Overgraded Coins

The key component of coin value is naturally its condition.  This is usually described as its "grade".  The best way to think of this is a comparison of the coin's present state of preservation (amount of wear) as compared to the "ideal" condition, as it was new when it came off of the dies at the Mint of origin.  The most critical component of determining a coin's grade is the amount of wear it has received, but strike, luster, color and originality are all factors that are used today, especially by the grading services.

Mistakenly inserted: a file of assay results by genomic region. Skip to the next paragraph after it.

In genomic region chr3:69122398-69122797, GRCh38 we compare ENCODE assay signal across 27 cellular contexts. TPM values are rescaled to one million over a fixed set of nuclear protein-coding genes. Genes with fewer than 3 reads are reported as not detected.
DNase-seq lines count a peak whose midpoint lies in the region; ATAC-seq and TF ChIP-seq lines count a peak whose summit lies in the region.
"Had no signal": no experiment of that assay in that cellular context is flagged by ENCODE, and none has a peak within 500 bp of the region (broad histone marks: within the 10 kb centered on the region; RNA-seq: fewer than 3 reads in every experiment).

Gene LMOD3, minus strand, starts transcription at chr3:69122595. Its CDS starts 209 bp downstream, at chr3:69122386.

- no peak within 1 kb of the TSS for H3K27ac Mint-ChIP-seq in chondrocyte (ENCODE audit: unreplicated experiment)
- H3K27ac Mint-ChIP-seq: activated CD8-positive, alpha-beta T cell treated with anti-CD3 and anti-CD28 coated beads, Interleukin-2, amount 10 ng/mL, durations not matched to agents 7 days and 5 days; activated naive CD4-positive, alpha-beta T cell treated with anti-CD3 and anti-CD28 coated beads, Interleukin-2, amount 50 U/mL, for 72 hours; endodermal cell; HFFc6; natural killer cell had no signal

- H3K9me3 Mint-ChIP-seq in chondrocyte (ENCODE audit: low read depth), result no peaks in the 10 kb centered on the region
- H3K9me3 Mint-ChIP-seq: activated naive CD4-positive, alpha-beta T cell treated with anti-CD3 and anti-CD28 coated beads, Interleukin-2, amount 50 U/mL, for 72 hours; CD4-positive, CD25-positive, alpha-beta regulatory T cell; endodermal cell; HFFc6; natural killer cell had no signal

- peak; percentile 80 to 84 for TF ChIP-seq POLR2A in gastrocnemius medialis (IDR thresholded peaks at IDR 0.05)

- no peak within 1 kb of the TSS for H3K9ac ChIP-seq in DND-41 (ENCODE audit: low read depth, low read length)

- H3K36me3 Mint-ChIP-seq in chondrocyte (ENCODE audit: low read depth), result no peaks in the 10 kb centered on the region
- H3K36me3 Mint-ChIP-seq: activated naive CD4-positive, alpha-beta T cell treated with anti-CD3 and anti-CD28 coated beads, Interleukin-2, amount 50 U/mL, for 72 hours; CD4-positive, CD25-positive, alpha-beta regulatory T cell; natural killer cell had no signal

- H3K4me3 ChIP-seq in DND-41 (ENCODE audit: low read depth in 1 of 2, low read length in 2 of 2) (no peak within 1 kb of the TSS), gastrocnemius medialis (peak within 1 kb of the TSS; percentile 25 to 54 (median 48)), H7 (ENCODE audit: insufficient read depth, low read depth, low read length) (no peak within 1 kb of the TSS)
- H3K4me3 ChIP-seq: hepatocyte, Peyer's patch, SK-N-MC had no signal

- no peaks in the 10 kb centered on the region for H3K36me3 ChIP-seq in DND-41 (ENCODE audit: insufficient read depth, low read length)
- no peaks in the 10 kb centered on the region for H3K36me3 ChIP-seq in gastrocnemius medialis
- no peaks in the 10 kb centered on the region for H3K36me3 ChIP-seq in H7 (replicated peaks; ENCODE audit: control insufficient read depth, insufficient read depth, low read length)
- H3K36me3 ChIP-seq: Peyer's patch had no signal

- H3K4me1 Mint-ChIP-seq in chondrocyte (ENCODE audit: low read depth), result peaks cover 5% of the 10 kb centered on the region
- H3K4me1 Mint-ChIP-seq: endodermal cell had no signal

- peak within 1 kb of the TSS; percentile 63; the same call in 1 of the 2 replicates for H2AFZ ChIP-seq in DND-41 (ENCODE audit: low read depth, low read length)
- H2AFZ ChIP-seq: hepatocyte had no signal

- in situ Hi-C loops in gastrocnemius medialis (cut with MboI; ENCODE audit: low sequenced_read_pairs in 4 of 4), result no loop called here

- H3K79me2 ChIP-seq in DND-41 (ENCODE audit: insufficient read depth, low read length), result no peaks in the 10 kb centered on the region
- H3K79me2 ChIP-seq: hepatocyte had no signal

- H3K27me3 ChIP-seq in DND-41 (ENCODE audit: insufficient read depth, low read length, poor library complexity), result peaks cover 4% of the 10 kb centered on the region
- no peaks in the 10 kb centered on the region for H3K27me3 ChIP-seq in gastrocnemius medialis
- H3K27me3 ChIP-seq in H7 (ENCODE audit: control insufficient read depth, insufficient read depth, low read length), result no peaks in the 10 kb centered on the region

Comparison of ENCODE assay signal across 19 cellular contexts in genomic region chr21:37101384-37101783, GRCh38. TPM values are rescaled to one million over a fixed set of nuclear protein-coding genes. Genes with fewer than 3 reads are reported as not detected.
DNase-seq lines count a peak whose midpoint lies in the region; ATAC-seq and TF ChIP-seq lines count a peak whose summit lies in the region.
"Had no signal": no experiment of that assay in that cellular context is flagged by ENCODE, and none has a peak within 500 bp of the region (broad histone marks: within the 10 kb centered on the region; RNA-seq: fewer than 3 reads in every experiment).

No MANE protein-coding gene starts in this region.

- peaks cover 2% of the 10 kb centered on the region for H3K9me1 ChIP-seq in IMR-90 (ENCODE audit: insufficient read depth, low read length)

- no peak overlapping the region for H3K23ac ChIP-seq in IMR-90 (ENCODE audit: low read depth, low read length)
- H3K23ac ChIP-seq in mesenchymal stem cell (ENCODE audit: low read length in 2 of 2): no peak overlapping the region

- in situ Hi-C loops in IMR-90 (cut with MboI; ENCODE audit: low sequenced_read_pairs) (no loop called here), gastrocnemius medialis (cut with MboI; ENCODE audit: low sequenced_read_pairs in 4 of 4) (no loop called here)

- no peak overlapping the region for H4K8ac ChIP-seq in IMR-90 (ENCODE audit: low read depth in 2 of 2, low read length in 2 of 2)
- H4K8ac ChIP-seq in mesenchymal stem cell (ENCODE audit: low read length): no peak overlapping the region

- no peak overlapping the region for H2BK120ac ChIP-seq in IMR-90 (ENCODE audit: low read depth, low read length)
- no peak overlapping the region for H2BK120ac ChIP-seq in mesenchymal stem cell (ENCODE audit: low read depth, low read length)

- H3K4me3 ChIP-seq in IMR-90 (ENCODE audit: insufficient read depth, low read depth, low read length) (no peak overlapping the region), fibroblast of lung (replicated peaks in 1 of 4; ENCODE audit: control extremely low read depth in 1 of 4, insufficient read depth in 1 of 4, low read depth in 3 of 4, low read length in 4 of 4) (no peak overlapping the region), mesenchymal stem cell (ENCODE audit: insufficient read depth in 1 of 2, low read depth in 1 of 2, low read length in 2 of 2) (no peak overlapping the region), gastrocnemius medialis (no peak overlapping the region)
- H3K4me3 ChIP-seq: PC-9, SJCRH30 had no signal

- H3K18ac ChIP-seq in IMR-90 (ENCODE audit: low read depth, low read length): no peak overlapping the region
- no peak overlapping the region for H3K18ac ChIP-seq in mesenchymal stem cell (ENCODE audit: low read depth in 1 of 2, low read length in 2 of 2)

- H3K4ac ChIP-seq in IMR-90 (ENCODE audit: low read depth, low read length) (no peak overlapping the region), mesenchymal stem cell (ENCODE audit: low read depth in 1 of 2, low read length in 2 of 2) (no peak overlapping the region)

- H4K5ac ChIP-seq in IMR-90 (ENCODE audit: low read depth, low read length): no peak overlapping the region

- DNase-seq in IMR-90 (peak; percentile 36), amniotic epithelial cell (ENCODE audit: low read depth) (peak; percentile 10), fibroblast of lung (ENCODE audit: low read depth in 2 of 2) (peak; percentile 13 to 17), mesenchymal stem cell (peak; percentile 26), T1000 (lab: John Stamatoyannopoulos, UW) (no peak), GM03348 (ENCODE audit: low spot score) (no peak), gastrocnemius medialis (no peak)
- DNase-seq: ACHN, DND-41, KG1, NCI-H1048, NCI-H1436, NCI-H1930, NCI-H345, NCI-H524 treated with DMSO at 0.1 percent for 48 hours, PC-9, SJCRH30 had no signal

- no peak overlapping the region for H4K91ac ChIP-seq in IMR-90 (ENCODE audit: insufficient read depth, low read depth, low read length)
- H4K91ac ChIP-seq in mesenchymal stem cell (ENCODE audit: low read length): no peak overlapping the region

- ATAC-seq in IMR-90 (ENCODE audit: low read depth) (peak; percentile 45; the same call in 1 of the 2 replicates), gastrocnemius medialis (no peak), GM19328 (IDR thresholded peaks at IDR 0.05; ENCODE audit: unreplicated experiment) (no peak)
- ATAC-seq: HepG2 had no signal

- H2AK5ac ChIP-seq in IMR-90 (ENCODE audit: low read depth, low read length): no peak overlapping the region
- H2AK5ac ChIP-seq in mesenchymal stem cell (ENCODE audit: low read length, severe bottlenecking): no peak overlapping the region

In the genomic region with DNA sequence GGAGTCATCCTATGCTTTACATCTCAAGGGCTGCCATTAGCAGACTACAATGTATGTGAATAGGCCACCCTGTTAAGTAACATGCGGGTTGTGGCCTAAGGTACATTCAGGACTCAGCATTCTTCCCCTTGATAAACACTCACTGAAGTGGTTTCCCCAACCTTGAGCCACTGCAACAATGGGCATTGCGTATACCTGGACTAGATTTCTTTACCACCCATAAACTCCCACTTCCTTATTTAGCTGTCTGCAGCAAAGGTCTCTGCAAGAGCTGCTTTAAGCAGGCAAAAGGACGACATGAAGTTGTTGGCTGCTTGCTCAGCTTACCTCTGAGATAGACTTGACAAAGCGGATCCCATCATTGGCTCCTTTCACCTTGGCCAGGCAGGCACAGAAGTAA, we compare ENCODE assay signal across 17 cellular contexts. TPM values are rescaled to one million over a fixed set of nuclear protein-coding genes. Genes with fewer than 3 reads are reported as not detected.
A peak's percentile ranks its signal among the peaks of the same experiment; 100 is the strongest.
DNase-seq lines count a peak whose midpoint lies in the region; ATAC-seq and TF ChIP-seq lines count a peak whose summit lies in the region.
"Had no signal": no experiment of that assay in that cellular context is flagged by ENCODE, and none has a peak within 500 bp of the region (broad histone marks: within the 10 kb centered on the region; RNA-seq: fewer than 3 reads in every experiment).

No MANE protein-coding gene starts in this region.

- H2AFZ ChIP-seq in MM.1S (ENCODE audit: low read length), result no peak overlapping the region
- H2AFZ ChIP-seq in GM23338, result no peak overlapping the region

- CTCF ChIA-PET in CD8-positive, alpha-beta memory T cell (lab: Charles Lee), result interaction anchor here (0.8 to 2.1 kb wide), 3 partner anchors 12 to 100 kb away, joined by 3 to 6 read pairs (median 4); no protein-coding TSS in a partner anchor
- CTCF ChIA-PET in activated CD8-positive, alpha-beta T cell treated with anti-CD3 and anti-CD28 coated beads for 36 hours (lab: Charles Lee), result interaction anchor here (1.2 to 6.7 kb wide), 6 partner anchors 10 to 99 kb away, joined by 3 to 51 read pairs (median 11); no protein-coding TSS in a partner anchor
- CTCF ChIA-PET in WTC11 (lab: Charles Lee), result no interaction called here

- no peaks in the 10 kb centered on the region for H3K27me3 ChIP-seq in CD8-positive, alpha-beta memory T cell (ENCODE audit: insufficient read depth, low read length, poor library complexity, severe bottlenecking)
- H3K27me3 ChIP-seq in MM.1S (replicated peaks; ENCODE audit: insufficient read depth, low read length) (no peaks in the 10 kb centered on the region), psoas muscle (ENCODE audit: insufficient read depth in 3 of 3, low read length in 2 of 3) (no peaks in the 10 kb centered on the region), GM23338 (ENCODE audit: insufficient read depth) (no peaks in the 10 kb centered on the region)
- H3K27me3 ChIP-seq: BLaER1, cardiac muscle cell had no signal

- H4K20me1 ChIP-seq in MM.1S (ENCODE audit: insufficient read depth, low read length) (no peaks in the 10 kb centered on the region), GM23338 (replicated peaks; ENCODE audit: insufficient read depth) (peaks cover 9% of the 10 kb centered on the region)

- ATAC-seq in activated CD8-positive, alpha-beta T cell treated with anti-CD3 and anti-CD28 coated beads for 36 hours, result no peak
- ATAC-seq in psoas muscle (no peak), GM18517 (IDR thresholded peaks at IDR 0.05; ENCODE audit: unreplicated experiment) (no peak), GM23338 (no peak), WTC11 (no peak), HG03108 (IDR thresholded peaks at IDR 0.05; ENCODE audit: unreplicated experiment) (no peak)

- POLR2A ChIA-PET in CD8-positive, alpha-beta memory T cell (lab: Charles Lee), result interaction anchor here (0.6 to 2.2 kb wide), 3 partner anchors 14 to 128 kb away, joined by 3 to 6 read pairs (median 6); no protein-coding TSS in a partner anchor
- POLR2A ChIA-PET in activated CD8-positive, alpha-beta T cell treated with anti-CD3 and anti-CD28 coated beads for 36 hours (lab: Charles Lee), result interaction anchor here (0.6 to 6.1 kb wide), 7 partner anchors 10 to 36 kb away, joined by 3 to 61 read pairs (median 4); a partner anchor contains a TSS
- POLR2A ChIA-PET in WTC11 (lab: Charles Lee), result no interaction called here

Due to the need to establish value in the commercial coin market, "grade" has become a substitute for "value", as grade can be listed in a simple shorthand version such as Good or Mint State 63, making it easier to use terminology that theoretically all parties can understand.  In other words, when a dealer states that a particular coin is a "Good", then the person to whom they are speaking should have a mental picture of what the coin looks like, and therefore have a point of comparison in terms of price.  The problem that develops in the coin market is what happens when a coin is overgraded, in other words its present condition is overstated (and therefore it is de facto overpriced).  On the next few pages, you can see some examples of the problems this causes.